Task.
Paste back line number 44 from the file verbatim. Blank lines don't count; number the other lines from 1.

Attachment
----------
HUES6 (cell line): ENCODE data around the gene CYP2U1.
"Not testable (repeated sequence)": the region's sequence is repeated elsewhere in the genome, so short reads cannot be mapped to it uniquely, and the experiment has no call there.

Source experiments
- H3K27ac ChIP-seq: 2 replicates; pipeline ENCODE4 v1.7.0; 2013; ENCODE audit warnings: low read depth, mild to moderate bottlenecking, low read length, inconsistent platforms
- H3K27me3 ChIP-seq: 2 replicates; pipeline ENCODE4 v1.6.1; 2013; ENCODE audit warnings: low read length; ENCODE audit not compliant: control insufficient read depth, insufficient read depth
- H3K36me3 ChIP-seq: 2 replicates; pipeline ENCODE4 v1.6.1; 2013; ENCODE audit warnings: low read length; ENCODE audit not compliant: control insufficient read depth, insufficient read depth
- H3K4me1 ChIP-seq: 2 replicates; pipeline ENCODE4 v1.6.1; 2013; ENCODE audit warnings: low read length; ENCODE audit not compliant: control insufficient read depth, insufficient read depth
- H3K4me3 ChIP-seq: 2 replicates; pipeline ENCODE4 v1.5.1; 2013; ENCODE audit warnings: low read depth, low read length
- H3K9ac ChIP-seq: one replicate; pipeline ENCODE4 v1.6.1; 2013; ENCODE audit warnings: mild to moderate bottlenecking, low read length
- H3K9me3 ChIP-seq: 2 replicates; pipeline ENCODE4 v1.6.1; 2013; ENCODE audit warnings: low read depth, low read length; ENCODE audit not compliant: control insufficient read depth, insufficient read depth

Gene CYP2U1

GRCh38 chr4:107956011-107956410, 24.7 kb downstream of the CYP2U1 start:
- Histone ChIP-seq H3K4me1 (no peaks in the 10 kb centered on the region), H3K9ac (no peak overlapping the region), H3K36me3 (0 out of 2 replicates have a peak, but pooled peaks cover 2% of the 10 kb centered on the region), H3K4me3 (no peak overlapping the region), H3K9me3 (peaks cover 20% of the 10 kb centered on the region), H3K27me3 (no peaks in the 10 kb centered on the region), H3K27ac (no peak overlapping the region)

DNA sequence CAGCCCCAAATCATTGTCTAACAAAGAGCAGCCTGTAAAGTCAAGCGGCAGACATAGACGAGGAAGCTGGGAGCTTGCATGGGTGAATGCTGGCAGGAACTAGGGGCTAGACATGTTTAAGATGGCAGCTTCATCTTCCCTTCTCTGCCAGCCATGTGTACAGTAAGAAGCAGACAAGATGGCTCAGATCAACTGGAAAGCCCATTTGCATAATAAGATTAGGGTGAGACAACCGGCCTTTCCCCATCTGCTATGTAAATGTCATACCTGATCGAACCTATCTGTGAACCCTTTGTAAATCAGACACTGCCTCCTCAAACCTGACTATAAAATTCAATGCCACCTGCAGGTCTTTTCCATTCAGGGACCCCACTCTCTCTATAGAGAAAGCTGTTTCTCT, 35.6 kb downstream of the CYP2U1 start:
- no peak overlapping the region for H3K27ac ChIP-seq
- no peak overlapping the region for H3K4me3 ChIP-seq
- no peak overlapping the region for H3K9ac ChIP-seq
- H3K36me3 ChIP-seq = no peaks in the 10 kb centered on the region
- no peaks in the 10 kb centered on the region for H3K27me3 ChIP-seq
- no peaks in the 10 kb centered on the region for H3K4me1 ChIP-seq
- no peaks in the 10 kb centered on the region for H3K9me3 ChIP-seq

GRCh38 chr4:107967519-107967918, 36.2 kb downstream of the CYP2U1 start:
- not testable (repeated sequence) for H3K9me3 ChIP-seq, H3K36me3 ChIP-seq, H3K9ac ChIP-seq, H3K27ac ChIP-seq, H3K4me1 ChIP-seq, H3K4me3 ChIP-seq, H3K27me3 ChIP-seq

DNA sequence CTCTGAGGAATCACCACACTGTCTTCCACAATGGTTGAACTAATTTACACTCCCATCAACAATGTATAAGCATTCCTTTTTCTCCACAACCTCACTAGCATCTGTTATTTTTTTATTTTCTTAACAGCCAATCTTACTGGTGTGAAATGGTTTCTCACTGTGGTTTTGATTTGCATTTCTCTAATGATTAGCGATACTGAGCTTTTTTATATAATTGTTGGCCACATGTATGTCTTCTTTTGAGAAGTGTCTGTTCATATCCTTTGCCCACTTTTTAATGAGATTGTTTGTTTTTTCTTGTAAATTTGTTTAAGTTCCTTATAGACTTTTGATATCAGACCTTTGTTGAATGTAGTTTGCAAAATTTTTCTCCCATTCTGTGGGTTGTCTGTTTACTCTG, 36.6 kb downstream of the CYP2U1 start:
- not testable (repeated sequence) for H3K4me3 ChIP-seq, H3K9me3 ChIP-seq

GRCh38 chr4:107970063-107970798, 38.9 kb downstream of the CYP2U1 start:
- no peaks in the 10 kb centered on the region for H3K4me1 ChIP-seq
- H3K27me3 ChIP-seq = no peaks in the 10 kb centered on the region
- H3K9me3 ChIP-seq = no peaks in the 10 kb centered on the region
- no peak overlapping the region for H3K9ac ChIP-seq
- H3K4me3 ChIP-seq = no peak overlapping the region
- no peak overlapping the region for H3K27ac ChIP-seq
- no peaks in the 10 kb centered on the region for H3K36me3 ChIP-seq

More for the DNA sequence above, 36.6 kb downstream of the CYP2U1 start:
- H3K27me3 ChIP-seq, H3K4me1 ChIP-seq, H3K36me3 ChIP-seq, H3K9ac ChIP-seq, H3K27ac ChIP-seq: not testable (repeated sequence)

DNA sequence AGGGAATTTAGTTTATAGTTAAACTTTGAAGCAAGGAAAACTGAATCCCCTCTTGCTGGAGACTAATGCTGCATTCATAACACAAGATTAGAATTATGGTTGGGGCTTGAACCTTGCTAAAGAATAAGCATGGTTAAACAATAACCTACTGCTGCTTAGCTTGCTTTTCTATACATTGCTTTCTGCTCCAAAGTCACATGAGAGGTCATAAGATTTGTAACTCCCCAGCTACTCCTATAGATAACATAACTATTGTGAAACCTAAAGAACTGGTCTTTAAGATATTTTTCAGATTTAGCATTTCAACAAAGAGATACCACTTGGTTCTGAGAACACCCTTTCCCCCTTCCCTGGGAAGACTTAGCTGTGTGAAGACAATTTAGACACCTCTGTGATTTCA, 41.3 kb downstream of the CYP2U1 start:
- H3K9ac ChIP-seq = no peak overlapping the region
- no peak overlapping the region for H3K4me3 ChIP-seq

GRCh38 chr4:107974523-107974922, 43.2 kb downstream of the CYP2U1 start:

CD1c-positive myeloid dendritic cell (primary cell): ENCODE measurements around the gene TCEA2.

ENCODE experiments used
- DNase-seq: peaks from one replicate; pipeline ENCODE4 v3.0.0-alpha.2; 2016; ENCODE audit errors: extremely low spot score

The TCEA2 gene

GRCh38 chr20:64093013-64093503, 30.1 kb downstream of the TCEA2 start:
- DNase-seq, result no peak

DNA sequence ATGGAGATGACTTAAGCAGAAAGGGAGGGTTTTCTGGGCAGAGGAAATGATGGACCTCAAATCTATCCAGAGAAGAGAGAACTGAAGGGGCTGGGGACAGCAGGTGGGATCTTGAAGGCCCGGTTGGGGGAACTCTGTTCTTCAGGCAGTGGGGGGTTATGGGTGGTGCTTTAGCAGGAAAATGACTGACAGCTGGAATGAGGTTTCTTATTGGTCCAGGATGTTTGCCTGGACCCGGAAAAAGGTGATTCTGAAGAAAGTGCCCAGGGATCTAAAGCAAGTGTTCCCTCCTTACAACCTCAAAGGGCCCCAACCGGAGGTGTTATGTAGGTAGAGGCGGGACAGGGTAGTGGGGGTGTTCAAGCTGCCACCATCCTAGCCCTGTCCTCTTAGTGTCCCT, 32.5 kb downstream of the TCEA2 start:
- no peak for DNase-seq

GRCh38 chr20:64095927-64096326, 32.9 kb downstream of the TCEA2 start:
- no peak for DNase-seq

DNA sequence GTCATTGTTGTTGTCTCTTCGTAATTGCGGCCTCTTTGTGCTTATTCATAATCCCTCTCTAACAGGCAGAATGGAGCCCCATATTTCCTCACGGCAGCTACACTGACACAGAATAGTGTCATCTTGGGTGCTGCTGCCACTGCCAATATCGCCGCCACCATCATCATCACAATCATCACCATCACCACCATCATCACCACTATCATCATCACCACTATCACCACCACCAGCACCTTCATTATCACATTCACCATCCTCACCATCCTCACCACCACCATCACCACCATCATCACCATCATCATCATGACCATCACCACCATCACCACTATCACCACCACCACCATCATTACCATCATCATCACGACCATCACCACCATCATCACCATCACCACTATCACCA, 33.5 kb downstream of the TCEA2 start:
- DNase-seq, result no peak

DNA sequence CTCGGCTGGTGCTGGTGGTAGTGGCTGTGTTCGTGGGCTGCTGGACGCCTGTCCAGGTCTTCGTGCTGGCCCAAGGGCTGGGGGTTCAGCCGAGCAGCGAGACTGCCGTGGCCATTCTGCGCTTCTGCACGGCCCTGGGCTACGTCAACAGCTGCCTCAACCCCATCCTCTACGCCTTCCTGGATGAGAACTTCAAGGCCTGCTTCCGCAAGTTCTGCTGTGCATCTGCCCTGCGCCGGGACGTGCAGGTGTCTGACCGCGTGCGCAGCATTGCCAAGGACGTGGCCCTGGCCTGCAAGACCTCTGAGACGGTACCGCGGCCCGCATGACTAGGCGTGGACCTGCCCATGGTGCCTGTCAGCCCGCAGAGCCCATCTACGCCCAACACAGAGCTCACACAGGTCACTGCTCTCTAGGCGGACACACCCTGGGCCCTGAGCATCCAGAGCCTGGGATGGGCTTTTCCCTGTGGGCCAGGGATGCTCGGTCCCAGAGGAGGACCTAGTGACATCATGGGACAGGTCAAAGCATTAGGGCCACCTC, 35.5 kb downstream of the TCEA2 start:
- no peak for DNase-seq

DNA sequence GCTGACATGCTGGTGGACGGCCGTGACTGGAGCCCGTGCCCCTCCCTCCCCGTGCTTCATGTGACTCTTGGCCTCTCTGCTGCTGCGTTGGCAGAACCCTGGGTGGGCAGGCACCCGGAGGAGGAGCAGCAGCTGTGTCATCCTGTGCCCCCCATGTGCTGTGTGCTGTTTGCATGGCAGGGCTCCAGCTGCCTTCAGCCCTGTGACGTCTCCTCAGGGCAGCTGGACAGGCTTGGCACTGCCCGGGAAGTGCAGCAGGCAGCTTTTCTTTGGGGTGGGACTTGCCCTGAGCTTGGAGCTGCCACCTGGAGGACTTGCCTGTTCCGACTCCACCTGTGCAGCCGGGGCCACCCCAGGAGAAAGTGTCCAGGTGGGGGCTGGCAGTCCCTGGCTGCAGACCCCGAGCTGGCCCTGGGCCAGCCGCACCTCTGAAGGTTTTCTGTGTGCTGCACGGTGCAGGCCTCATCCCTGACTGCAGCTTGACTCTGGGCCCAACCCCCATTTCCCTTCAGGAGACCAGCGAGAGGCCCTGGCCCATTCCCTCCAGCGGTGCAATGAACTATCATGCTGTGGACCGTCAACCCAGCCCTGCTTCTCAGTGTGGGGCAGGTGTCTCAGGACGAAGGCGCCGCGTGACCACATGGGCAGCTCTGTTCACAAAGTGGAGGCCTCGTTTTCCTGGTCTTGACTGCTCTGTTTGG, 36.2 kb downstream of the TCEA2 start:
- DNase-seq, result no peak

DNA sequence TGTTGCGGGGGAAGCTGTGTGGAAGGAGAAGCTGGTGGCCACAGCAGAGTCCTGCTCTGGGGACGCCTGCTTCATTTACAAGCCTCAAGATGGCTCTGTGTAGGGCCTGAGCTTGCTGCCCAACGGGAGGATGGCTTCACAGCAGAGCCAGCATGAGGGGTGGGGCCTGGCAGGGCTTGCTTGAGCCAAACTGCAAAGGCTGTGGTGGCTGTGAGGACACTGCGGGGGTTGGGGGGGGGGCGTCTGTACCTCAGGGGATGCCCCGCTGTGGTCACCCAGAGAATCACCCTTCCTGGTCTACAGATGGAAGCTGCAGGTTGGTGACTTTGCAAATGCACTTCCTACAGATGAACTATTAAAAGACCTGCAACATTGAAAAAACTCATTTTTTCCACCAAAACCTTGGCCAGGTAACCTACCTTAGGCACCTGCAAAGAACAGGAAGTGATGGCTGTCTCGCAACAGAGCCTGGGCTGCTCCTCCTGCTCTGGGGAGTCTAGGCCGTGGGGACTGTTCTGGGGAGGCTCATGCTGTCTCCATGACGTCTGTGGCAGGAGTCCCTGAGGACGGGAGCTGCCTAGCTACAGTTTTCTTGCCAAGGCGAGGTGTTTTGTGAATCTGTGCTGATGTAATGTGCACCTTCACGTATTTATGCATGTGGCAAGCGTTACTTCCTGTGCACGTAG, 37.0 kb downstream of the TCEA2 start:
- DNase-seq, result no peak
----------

GRCh38 chr20:64093013-64093503, 30.1 kb downstream of the TCEA2 start: